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ENTERTAINMENT
April 28, 1987 | Arts and entertainment reports from The Times, national and international news services and the nation's press
Peter O'Toole's Broadway debut last week--as Henry Higgins in George Bernard Shaw's "Pygmalion"--has met with decidedly mixed reviews. The Associated Press' Mary Campbell said the British eccentric "puts his own, most satisfactory stamp on Henry Higgins." But Frank Rich, the New York Times critic, said that only the first half of the production is diverting, thanks mostly to O'Toole: "The tall, reedy actor rules this 'Pygmalion' on the grounds of elegance and talent, if not always concentration."
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ENTERTAINMENT
November 8, 2012 | By David Ng
With his eight-season residency at Fox's "House M.D. " now complete, Robert Sean Leonard is heading back to the theater in a new production of George Bernard Shaw's "Pygmalion" at the Old Globe in San Diego. Leonard will play the role of Henry Higgins in the play, which is scheduled to open Jan. 17. "Pygmalion" will be directed by Nicholas Martin and is set to run through Feb. 17. The rest of the cast hasn't been announced. Leonard previously appeared at the Globe nearly 20 years ago in a 1993 production of Shakespeare's "King Lear," starring Hal Holbrook.
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NEWS
May 7, 1989
Safety Last (Z Sunday at 10:30 a.m.): This is the dazzling 1923 Harold Lloyd silent comedy classic, which finds Lloyd climbing a downtown L.A. office building. (1:30) Pygmalion (Z Sunday at noon): The lively 1938 film of the Shaw play, with Wendy Hiller as Eliza Doolittle and Leslie Howard as Henry Higgins; Howard co-directed with Anthony Asquith. (1:35) Closely Watched Trains (Z Sunday at 2 p.m.): Jiri Menzel's 1966 Oscar winner, a wry, gentle coming-of-age film set in a small railway station near Prague during World War II. (1:30)
ENTERTAINMENT
September 9, 1997 | LAURIE WINER, TIMES THEATER CRITIC
To open the new season on its mainstage, South Coast Repertory chose an Old Reliable, "Pygmalion," the Cinderella story that George Bernard Shaw spiked with ideas about class, dignity and sexual equality. This "Pygmalion" has been outfitted with a visually arresting production--down to the straps on the women's fashionable shoes--but it is guided by a sensibility that seems content with window dressing, content to let the familiar be familiar.
ENTERTAINMENT
November 8, 2012 | By David Ng
With his eight-season residency at Fox's "House M.D. " now complete, Robert Sean Leonard is heading back to the theater in a new production of George Bernard Shaw's "Pygmalion" at the Old Globe in San Diego. Leonard will play the role of Henry Higgins in the play, which is scheduled to open Jan. 17. "Pygmalion" will be directed by Nicholas Martin and is set to run through Feb. 17. The rest of the cast hasn't been announced. Leonard previously appeared at the Globe nearly 20 years ago in a 1993 production of Shakespeare's "King Lear," starring Hal Holbrook.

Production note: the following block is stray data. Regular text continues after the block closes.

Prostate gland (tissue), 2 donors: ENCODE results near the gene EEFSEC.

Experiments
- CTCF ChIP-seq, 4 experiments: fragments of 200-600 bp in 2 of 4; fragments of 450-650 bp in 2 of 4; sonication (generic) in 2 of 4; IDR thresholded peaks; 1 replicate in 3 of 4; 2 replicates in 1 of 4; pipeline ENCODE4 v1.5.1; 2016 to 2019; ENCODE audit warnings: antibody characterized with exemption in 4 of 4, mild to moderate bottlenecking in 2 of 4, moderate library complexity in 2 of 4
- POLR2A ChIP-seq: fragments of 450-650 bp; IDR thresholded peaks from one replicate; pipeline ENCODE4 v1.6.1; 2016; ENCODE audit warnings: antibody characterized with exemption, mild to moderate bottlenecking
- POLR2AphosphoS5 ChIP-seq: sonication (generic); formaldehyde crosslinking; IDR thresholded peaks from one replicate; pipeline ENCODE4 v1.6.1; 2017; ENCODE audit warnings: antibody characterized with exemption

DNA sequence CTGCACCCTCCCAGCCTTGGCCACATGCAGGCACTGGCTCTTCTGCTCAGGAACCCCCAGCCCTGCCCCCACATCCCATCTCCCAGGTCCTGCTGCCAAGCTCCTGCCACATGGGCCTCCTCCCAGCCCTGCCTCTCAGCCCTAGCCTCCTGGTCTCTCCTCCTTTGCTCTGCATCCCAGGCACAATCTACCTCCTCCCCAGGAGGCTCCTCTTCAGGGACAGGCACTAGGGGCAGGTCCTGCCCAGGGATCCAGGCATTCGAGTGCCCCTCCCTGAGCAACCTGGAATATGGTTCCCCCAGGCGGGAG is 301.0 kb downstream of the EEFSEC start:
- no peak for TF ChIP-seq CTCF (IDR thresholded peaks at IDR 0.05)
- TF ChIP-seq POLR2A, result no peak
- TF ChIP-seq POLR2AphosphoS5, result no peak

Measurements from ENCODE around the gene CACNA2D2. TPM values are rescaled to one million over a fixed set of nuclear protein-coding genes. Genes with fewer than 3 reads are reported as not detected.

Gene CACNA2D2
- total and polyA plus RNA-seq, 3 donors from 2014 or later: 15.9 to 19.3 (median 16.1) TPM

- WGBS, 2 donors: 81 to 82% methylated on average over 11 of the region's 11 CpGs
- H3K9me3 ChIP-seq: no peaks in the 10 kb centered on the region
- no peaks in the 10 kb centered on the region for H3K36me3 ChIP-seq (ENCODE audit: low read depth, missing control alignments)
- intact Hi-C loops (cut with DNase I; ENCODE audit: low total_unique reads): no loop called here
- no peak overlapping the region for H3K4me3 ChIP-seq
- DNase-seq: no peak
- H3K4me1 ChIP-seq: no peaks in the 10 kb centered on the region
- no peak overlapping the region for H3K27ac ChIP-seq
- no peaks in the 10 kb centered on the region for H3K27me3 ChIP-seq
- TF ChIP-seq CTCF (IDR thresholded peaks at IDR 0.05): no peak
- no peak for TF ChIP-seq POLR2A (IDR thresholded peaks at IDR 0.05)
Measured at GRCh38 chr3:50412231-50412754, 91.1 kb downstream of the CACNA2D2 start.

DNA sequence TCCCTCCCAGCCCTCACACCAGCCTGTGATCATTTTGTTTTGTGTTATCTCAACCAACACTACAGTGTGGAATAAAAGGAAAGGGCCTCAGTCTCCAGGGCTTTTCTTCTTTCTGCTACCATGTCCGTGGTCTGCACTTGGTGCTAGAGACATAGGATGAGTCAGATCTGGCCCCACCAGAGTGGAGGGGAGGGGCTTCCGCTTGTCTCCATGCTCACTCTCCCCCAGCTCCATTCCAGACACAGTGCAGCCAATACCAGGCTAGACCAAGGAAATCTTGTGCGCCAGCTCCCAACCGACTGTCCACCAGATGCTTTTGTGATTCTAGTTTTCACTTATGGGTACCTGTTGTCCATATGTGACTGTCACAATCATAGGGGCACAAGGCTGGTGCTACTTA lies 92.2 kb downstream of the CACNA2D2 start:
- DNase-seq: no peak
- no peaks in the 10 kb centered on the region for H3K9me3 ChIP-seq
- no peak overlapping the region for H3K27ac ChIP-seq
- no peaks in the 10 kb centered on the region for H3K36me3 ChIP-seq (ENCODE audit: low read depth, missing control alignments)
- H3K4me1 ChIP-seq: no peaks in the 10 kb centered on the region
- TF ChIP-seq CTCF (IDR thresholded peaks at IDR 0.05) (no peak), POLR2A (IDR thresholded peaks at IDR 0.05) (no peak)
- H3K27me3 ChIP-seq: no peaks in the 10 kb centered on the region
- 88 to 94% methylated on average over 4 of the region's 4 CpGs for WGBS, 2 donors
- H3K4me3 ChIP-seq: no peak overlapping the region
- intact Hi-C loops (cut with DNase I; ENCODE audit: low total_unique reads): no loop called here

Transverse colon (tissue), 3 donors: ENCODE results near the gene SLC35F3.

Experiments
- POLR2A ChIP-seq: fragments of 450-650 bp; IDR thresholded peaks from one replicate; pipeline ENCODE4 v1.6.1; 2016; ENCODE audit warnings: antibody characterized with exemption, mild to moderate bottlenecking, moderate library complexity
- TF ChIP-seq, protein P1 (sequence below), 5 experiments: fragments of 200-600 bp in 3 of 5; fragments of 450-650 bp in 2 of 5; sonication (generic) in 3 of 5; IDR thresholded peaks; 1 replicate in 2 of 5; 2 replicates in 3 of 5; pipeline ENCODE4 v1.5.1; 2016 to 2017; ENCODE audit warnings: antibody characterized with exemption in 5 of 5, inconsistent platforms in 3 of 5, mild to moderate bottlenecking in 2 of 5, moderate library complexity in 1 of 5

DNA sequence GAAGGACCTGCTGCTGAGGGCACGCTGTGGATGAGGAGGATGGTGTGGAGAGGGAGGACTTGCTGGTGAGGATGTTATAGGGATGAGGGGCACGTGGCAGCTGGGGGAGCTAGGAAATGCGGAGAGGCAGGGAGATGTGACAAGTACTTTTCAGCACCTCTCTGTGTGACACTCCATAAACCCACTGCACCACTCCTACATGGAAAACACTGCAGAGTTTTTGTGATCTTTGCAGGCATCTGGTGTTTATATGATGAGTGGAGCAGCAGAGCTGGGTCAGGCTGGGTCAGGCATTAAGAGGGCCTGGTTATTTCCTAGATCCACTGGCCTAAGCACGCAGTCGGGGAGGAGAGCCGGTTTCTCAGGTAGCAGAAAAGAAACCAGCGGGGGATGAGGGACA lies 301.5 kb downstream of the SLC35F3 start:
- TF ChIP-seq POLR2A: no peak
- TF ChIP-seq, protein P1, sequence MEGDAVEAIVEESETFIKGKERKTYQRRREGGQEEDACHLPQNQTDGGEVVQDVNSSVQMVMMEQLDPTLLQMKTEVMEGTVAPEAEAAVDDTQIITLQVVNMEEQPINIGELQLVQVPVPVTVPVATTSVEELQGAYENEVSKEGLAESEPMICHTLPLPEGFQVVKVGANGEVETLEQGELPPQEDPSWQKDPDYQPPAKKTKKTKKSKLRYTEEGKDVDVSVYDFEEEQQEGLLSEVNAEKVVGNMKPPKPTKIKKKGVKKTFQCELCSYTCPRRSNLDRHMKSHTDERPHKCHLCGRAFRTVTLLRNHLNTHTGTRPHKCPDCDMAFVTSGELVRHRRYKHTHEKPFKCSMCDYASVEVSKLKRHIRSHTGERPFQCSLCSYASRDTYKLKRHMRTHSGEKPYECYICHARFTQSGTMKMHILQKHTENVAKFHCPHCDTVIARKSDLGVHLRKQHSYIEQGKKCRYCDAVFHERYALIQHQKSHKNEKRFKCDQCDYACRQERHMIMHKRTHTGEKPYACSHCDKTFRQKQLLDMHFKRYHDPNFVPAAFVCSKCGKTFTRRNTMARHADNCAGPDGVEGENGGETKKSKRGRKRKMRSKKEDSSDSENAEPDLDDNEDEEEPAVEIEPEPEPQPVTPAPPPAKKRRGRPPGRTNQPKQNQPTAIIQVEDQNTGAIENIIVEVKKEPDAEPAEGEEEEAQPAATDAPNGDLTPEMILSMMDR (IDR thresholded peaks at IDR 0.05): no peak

ENTERTAINMENT
May 16, 1986 | ELISABETH GRAHAM
Golden West College has produced a spectacularly turned out "My Fair Lady," but it's a production that, although pleasing to the eye, offers little for the mind or heart. The lack of vitality here is especially disappointing because it's obvious that director William Purkiss wanted to put some new stripes on the venerable Alan Jay Lerner/Frederick Loewe adaptation of George Bernard Shaw's "Pygmalion."
ENTERTAINMENT
September 8, 1997 | LAURIE WINER, TIMES THEATER CRITIC
To open the new season on its main stage, South Coast Repertory chose an Old Reliable--"Pygmalion," the Cinderella story that George Bernard Shaw spiked with ideas about class, dignity and sexual equality. This "Pygmalion" has been outfitted with a visually arresting production--down to the straps on the women's fashionable shoes--but it is guided by a sensibility that seems content with window dressing, content to let the familiar be familiar.
ENTERTAINMENT
September 9, 1997 | LAURIE WINER, TIMES THEATER CRITIC
To open the new season on its mainstage, South Coast Repertory chose an Old Reliable, "Pygmalion," the Cinderella story that George Bernard Shaw spiked with ideas about class, dignity and sexual equality. This "Pygmalion" has been outfitted with a visually arresting production--down to the straps on the women's fashionable shoes--but it is guided by a sensibility that seems content with window dressing, content to let the familiar be familiar.
NEWS
June 1, 1989 | ANN CONWAY
"All I want is a room somewhere, far away from the cold night air, with one enormous chair, oh, wouldn't it be loverly?" --Eliza Doolittle in "My Fair Lady." Wouldn't it? Wasn't it! There were plenty of rooms--elegant and flower-filled--at the "My Fair Lady" gala staged by Opera Pacific in San Juan Capistrano on Saturday night. And nobody had to worry about cold night air. With temperatures hovering in the 70s, there wasn't any. As for enormous chairs, well, there are too many to count in Art and Gaye Birtcher's French style-manse.
MAGAZINE
September 4, 1994 | Edna O'Brien, Novelist and short story writer Edna O'Brien, whose work appears frequently in New Yorker, lives in Ireland. Her most recent novel is "House of Splendid Isolation," published by Farrar, Straus & Giroux